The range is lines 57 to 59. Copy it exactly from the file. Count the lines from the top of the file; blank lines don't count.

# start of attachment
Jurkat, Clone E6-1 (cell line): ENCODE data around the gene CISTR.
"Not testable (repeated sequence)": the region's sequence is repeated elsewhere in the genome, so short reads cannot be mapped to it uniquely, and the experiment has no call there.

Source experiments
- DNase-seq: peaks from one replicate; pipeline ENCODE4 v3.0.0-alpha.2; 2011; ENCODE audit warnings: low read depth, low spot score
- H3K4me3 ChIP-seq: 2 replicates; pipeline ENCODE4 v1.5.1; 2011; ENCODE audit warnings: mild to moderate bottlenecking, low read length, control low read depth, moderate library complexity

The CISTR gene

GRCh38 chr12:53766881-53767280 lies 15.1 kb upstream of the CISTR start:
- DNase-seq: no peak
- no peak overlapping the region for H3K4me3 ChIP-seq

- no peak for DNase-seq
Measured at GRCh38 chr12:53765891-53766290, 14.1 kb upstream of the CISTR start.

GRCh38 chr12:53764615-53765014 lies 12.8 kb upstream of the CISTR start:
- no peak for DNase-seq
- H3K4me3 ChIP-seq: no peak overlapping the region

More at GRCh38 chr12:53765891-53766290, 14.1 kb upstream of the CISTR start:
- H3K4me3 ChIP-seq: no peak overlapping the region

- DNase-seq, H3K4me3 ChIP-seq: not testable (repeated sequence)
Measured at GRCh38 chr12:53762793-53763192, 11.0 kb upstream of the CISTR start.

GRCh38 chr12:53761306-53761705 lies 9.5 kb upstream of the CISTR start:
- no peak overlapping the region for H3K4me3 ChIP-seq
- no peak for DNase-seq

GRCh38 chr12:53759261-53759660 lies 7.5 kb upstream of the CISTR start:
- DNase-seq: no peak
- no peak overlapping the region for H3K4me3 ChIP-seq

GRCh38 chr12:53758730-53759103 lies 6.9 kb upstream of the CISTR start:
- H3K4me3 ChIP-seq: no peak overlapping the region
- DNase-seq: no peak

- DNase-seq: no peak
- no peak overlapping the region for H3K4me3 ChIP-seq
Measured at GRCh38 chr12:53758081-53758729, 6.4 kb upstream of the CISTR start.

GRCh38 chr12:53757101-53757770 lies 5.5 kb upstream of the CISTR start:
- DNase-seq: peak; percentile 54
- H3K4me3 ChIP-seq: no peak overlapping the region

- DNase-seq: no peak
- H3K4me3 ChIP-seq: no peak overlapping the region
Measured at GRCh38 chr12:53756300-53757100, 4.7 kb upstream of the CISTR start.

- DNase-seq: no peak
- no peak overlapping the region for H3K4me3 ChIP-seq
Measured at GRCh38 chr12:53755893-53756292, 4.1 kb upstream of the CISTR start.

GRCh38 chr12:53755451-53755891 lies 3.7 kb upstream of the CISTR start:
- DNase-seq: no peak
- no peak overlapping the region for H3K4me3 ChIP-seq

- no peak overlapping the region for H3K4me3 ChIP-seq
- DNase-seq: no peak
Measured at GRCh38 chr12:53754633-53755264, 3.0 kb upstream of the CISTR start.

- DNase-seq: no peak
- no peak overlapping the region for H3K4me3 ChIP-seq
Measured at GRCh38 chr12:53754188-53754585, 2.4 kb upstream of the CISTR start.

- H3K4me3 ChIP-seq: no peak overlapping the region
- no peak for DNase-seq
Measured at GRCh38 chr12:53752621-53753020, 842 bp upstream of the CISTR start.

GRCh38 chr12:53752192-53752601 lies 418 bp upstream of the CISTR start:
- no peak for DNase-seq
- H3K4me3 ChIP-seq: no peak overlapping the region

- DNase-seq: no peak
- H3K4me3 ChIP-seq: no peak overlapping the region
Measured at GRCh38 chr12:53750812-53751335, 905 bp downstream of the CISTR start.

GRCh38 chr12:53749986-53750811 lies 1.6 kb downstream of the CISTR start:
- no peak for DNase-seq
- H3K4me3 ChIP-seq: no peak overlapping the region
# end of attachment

Measured at GRCh38 chr12:53750812-53751335, 905 bp downstream of the CISTR start.

GRCh38 chr12:53749986-53750811 lies 1.6 kb downstream of the CISTR start:
- no peak for DNase-seq